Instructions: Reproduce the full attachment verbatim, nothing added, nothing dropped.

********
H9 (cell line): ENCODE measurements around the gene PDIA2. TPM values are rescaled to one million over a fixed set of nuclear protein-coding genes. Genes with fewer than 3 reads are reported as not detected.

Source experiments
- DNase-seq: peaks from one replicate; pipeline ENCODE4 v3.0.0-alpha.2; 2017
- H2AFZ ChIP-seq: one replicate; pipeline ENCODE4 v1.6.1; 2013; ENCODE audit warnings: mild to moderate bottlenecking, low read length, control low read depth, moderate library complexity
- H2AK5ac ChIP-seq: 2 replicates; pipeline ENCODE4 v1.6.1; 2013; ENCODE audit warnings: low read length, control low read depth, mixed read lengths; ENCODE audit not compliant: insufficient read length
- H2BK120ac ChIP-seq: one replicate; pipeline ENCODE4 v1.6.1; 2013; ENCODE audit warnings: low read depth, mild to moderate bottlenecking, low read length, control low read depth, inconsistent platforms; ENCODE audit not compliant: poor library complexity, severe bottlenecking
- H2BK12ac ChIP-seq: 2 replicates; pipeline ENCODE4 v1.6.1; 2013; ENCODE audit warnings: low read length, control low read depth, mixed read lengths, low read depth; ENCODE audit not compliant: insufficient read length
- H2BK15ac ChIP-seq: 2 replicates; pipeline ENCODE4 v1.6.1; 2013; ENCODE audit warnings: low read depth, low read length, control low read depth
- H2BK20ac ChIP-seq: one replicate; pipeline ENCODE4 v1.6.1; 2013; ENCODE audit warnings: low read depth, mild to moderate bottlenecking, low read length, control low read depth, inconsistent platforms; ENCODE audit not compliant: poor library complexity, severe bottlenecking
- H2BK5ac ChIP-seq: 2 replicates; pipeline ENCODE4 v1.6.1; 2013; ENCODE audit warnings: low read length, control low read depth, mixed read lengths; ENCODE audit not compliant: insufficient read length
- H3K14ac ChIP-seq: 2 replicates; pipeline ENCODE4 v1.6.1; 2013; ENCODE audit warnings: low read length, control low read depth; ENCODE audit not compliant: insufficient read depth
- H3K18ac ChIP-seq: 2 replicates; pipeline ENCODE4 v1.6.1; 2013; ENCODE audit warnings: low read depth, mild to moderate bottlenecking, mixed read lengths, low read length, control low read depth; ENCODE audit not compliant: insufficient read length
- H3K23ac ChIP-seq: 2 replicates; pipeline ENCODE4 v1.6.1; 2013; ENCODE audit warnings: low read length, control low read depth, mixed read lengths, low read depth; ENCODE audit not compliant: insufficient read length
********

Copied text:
H9 (cell line): ENCODE measurements around the gene PDIA2. TPM values are rescaled to one million over a fixed set of nuclear protein-coding genes. Genes with fewer than 3 reads are reported as not detected.

Source experiments
- DNase-seq: peaks from one replicate; pipeline ENCODE4 v3.0.0-alpha.2; 2017
- H2AFZ ChIP-seq: one replicate; pipeline ENCODE4 v1.6.1; 2013; ENCODE audit warnings: mild to moderate bottlenecking, low read length, control low read depth, moderate library complexity
- H2AK5ac ChIP-seq: 2 replicates; pipeline ENCODE4 v1.6.1; 2013; ENCODE audit warnings: low read length, control low read depth, mixed read lengths; ENCODE audit not compliant: insufficient read length
- H2BK120ac ChIP-seq: one replicate; pipeline ENCODE4 v1.6.1; 2013; ENCODE audit warnings: low read depth, mild to moderate bottlenecking, low read length, control low read depth, inconsistent platforms; ENCODE audit not compliant: poor library complexity, severe bottlenecking
- H2BK12ac ChIP-seq: 2 replicates; pipeline ENCODE4 v1.6.1; 2013; ENCODE audit warnings: low read length, control low read depth, mixed read lengths, low read depth; ENCODE audit not compliant: insufficient read length
- H2BK15ac ChIP-seq: 2 replicates; pipeline ENCODE4 v1.6.1; 2013; ENCODE audit warnings: low read depth, low read length, control low read depth
- H2BK20ac ChIP-seq: one replicate; pipeline ENCODE4 v1.6.1; 2013; ENCODE audit warnings: low read depth, mild to moderate bottlenecking, low read length, control low read depth, inconsistent platforms; ENCODE audit not compliant: poor library complexity, severe bottlenecking
- H2BK5ac ChIP-seq: 2 replicates; pipeline ENCODE4 v1.6.1; 2013; ENCODE audit warnings: low read length, control low read depth, mixed read lengths; ENCODE audit not compliant: insufficient read length
- H3K14ac ChIP-seq: 2 replicates; pipeline ENCODE4 v1.6.1; 2013; ENCODE audit warnings: low read length, control low read depth; ENCODE audit not compliant: insufficient read depth
- H3K18ac ChIP-seq: 2 replicates; pipeline ENCODE4 v1.6.1; 2013; ENCODE audit warnings: low read depth, mild to moderate bottlenecking, mixed read lengths, low read length, control low read depth; ENCODE audit not compliant: insufficient read length
- H3K23ac ChIP-seq: 2 replicates; pipeline ENCODE4 v1.6.1; 2013; ENCODE audit warnings: low read length, control low read depth, mixed read lengths, low read depth; ENCODE audit not compliant: insufficient read length